Next.js is a very popular react framework which allows us to build high performance, server-rendered, static, dynamic (or a mix of both static and dynamic applications). Originally released in 2016 by Zeit (now Vercel), Next.js has come a long way since.

Applications in React are fairly simple to get started with. However, often it is not easy to optimize them or make them performant. Add server side rendering, and suddenly complexities increase manifold.

Next.js abstracts out quite a lot of these complexities, provides a fantastic development experience, and with its opinionated framework, is often way more productive and performant, than applications written in plain react. Server-side rendering, code splitting, smart bundling, route pre-fetching, zero config, dynamic routing, statically generated, Google AMP (Accelerated Mobile Pages) support - all these complicated features have been gradually introduced over the years, and are much easier to implement in Next.js than implementing them in standalone react.

The newly announced Next.js 10 adds to the existing feature list by introducing new features like:

  • Built-in Image Component and Automatic Image stabilization:

Responsive Images

After focusing on drastically decreasing Javascript bundle size, without any code changes, in their new version 10 release, the Next.js team has focused on their next big performance improvement target - Images. And rightly so, as images can take up to half a web page's size. Built-in collaboration with the Google Chrome team, the new Image React component is a drop-in replacement for the HTML <img> element. However it does a lot of magic behind the scenes - From automatic lazy loading when the images are near viewport, automatic preloading of critical images, to correct sizing across devices and built-in image optimization in modern image formats like webp for any image source - there is a lot of magic and awesomeness for image handling in version 10.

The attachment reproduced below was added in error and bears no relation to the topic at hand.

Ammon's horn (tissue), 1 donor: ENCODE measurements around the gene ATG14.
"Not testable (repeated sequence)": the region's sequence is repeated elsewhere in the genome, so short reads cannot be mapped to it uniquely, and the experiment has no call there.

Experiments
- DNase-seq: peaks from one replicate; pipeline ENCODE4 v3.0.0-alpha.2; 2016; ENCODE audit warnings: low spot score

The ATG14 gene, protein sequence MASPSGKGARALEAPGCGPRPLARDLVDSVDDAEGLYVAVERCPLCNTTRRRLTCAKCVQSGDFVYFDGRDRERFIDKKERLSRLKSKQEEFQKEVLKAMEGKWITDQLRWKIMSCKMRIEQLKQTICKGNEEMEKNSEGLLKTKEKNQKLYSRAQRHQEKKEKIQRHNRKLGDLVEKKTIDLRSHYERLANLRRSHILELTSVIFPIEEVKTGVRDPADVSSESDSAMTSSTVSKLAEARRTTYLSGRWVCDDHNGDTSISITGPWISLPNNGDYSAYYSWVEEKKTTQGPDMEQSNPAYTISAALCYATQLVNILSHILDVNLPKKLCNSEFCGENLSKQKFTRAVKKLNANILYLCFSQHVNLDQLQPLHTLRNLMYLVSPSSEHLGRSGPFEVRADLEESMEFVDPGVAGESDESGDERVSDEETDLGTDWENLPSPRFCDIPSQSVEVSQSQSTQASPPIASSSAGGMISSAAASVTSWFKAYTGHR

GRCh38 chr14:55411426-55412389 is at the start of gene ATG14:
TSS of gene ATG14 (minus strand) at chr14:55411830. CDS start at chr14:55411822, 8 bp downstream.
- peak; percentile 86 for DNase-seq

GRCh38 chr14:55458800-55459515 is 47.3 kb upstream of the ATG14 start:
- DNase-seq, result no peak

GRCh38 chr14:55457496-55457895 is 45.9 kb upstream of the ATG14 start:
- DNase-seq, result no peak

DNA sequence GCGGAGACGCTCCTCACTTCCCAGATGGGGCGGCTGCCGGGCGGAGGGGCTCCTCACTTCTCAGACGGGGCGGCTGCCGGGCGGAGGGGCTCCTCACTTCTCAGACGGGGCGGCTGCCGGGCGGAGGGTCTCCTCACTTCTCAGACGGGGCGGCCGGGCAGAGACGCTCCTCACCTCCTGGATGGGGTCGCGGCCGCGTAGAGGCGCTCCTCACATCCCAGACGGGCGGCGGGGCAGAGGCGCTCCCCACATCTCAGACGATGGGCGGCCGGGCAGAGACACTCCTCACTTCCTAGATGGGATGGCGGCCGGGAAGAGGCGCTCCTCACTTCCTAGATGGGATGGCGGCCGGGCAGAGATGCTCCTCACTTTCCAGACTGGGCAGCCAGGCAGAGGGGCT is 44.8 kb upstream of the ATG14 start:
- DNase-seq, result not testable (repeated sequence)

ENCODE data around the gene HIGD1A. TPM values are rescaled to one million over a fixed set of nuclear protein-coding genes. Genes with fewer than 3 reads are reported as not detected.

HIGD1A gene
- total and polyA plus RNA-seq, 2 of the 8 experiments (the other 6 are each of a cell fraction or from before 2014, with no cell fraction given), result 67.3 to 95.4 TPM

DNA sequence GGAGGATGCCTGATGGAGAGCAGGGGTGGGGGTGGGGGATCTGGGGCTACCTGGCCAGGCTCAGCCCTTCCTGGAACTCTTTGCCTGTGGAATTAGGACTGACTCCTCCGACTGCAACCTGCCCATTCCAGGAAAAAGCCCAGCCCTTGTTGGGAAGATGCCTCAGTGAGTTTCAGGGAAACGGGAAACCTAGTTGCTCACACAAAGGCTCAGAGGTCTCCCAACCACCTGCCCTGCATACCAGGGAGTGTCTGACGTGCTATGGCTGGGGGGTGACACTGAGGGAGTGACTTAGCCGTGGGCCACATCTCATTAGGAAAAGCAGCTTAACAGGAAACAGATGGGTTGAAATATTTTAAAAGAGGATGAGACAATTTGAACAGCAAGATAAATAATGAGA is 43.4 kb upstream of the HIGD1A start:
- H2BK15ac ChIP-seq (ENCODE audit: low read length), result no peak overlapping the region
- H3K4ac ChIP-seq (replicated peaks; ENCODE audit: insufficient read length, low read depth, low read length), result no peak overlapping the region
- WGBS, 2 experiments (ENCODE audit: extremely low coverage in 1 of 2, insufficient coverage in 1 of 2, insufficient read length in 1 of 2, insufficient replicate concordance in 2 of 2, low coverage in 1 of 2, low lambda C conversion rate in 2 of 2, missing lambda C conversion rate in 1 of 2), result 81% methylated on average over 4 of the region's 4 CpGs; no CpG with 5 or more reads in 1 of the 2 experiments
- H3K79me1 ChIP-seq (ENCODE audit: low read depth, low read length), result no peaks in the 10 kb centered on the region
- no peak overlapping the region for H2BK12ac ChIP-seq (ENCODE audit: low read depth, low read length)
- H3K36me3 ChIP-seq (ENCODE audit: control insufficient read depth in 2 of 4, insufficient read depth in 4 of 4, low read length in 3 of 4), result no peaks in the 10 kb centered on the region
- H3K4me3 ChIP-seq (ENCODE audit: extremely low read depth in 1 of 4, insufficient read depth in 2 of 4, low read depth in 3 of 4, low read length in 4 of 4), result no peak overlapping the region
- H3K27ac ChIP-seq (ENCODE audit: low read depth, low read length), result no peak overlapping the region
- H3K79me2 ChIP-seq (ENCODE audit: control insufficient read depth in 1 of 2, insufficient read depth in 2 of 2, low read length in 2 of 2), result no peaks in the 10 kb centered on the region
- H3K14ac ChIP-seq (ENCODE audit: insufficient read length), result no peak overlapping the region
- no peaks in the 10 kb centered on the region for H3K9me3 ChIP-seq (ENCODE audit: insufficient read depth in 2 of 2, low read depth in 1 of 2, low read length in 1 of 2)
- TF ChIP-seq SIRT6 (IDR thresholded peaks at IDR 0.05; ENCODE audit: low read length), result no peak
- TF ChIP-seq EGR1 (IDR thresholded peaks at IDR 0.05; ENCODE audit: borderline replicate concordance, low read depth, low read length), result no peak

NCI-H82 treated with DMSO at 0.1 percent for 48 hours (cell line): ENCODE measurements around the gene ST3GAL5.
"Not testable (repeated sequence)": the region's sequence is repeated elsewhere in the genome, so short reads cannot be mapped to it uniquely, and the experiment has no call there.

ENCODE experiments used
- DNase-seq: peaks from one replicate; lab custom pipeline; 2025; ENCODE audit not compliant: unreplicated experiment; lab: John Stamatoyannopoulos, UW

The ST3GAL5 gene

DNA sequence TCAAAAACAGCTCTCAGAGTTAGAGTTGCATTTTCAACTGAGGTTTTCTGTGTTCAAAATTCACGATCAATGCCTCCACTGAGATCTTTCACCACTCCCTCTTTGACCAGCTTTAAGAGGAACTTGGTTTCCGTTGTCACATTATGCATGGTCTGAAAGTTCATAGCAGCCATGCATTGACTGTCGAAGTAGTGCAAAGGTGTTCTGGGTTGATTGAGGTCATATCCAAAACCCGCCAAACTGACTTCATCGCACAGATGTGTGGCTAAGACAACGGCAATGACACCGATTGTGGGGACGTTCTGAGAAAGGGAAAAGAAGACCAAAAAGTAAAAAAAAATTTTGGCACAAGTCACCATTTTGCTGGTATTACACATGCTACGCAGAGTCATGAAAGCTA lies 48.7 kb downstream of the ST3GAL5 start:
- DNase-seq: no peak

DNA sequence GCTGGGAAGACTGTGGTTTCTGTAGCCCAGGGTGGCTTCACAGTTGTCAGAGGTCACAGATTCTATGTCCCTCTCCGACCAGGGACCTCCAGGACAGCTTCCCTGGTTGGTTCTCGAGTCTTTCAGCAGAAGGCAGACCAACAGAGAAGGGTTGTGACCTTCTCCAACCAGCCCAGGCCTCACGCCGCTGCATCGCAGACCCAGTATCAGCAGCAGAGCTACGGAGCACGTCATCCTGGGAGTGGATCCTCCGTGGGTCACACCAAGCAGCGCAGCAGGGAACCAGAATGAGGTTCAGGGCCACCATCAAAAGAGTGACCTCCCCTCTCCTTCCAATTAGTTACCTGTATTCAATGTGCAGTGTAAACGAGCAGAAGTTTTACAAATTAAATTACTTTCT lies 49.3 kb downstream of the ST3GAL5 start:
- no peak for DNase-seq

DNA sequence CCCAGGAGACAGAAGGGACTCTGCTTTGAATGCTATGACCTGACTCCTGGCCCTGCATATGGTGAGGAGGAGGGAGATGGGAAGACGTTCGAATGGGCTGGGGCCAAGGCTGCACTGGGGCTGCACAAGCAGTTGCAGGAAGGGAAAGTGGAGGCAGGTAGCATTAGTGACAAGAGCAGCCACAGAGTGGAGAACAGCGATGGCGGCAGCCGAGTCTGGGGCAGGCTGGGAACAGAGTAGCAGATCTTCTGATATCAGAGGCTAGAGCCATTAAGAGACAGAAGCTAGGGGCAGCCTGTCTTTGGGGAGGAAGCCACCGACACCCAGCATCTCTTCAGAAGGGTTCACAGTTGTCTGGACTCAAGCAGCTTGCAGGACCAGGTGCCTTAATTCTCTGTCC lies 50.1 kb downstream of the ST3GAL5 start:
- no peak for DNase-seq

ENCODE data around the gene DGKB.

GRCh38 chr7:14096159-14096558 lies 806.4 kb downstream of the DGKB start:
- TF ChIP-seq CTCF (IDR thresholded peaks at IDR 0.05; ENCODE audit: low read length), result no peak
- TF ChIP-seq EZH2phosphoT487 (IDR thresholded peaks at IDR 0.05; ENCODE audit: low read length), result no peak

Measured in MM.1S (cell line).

• Internationalized Routing


The first in series of internationalization and localization features, Next.js 10 has built-in support for automatic internationalization routing detection - users will be automatically redirected to their preferred language, based on their Accept-Language browser header. Next.js 10 also supports the two most popular internationalization routing strategies - subpath routing and domain routing, and allows for integrating with the majority of React internationalization libraries. So if you want your app to be used all over the world, in multiple languages - things just got easier.

  • Next.js Commerce

Next.js Commerce

This all-in-one, open-source e-commerce starter kit enables you to create and customize delightful online experiences with high-performance e-commerce sites. It is currently pre-integrated with BigCommerce, but more integrations will be incorporated in the near future.

  • Analytics

Next.js Analytics

Next.js Analytics allows continuous tracking of real-world performance metrics, based on actual devices used by your app's users. Google Web Vital Performance Metrics, that track the perceived loading speed, responsiveness, and visual stability of your website, are all tracked and reported from the new Vercel's Analytics console. Thus, using Analytics, you can analyze not only your audience but also the web performance of your web app.

The new Next.js 10 release fills in quite a few gaps over Gatsby, another popular React framework (by introducing the new image optimization features). It also integrates the open-source framework tighter into the proprietary Vercel hosting platform, via Next.js Analytics. All-in-all, the various incremental updates and new features that have been introduced over the years, have led to a very pleasant and delightful development experience. The future for Next.js is indeed very bright.